The recent report of about 5,405 Nigerian- trained doctors and nurses working in the United Kingdom hospitals represents a frightening dimension of brain drain in the country.
Incidentally, the health sector has witnessed increasing migration of the best brain including many medical personnel trooping out of the country in search of greener pastures.
This brain-drain in the health sector, which has always existed at some level, has in recent years taken on an alarming turn with the changes in the state of the Nigerian economy.
Investigations revealed that Nigerian doctors have been migrating to the United States, Canada, Saudi Arabia, the UK and many other nations across the globe.
Relevant medical agencies in Nigeria could not provide official data on emigrant doctors, but figures released in February 2018 by the British government indicate that no fewer than 5,405 Nigerian-trained doctors and nurses are currently working with the British National Health Service (NHS) in the United Kingdom UK.
From the statistics, Nigeria has 80,000 registered doctors; more than 50,000 are practicing abroad. 92 percent of Nigerian doctors in Nigeria are considering finding a job abroad and 70 percent of them are making plans to leave for foreign lands and are taking exams to that effect.
What this mean is that Nigerian medics constitute 3.9 per cent of the 137,000 foreign staff of 202 nationalities working alongside British doctors and nurses.
Nigerians in the diaspora sent home $22 billion in 2017, a 6.4% increase from the amount repatriated in 2016. This makes Nigeria the highest in the Sub-Saharan region in terms of diaspora remittances and fifth in the world, thus echoing the positive contribution of Nigerians in the diaspora to the Nigerian economy.
This trend has been having negative effects on Nigeria’s health sector. As a result of this, experts say that Nigeria is experiencing a shortage of doctors in most of its hospitals.
The ratio of medical practitioners to patients in the country is very low. Official records reveal that Nigeria currently has one doctor to attend to 3, 500 patients in the country, which is a far cry to the World Health Organisation (WHO) recommendation of one doctor to 600 patients. Already it takes an old patient two hours and three hours for new patients to see a doctor on the average.
It will not be far from the truth to state that the lapses are due to decades of harsh economic policies, which had led to chronically under-funded health systems.
There is no gainsaying that the effects of brain drain syndrome in Nigeria’s health sector are devastating. Today, Nigeria’s health system wobbles and the future bleaks even the more, no thanks to the huge challenges this single problem of human capital flight.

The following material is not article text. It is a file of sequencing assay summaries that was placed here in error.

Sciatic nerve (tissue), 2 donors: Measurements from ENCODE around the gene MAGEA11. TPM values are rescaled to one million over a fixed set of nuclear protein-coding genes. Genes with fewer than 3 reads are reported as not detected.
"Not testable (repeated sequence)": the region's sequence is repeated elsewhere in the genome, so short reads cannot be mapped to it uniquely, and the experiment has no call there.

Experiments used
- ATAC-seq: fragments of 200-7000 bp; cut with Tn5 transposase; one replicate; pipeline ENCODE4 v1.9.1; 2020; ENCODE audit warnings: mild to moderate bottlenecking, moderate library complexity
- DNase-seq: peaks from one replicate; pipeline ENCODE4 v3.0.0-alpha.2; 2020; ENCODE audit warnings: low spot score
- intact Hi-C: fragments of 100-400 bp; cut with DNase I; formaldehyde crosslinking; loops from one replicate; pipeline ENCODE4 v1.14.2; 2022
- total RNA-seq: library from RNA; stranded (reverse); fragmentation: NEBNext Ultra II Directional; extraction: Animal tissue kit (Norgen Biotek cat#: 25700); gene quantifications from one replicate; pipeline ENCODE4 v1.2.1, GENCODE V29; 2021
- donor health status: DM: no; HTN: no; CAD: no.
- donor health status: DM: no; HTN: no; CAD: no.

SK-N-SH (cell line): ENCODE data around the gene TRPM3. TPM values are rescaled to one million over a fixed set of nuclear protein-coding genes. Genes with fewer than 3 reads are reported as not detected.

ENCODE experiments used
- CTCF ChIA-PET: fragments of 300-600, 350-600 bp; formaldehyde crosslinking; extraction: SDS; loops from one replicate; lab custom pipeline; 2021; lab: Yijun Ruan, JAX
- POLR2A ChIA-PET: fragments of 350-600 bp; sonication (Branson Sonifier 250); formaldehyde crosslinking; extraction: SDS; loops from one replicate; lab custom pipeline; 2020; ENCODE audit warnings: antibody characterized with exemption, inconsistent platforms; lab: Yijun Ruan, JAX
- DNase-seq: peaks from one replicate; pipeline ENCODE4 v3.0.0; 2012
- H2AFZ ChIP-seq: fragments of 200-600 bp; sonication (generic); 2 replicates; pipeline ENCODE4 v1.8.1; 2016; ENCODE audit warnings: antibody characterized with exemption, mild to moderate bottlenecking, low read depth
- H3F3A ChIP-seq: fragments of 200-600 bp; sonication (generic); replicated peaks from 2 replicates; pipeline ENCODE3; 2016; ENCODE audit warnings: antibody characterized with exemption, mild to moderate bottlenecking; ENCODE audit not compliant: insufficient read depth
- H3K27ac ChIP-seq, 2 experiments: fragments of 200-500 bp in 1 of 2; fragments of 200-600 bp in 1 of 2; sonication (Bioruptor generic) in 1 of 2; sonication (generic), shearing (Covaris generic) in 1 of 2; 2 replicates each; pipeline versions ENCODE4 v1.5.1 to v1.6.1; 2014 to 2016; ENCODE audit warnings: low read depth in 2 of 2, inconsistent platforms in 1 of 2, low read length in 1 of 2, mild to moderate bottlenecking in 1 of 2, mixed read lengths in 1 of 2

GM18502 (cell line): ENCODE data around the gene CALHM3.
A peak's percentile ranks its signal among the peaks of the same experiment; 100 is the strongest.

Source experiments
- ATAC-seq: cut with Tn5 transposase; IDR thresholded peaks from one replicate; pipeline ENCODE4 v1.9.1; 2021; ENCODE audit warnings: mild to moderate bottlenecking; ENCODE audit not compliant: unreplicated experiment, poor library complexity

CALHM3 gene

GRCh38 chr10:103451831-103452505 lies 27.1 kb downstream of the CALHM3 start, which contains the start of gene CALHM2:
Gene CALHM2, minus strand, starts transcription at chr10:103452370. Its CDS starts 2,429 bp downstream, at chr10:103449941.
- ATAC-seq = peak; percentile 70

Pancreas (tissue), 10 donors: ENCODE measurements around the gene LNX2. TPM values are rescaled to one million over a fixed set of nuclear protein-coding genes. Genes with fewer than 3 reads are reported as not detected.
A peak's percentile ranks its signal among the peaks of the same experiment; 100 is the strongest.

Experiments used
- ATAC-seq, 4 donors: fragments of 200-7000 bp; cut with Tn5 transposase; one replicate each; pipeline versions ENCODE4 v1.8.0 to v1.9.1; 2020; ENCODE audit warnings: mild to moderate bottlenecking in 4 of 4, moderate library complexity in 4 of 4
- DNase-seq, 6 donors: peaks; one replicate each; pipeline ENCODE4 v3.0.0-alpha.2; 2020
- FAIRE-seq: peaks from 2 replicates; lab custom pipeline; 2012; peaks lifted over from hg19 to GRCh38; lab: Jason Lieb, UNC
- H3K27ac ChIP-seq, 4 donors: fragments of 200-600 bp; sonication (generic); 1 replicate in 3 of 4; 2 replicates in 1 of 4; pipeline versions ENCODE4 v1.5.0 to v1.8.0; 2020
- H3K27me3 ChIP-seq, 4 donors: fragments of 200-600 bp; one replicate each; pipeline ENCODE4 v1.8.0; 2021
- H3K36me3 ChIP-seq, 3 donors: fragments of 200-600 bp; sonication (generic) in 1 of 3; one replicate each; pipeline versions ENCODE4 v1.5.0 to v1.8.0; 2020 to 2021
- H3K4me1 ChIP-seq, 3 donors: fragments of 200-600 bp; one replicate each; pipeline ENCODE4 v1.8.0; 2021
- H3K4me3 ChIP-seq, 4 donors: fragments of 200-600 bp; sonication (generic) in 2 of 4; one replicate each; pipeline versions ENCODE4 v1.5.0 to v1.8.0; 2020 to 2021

Nigeria’s health industry is already left in a state of quagmire. The health institutions/facilities have continued to beg for an overall cleansing; this is a necessary antidote without which health care delivery will remain in total disarray.
The flight of medical personnel from Nigeria is not unconnected with the prevailing severe economic recession and hyper-inflation, among many others, which has reduced the purchasing power. Many other glaring and remote factors are culpable for the brain-drain conundrum.
Despite the dearth of personnel in the well-being sector, it is laughable that only less than one-third of the registered Nigerian doctors practice in the country while over two-thirds of the professionals are migrating abroad, solely to earn better wages and career development.
It is simply stating the obvious that the ugly trend has also reduced the number of dynamic and innovative people in the health care sector, which the stakeholders and keen observers believe to be responsible for the medical quackery in the length and breadth of Nigeria.
The dilapidated equipment in hospitals and the mismanagement of the little resources, especially in government hospitals is also not helping matters. Most doctors after graduation do not have the basic framework to allow them to do their job properly.
There are rare or no opportunity for professional career development and training. Every health worker, other than a doctor, wants medical research and up-to-date clinical knowledge, which are not accessible in Nigeria.
We are of the opinion that the Federal Government must do something quickly to stop this brain drain. It is long overdue for Nigeria to develop robust nationalistic policies and programmes that would promote the common good of doctors and prevent brain drain.
By doing so, it will create a healthcare system that delivers good outcomes such that no one needs to travel out as the health of the nation is expected to be paramount to the government and the general citizenry.
We also submit that real solutions lie in the courage of Federal Government intervention and legislative actions towards developing a holistic package of measures and conducive environment with upgrade of existing medical facilities nationwide.
We must change the narrative with maximum opportunities for local training for all medical graduates under satisfactory, attractive terms and conditions of service that will stop the unhealthy and devastating emigration of the best brains in the country.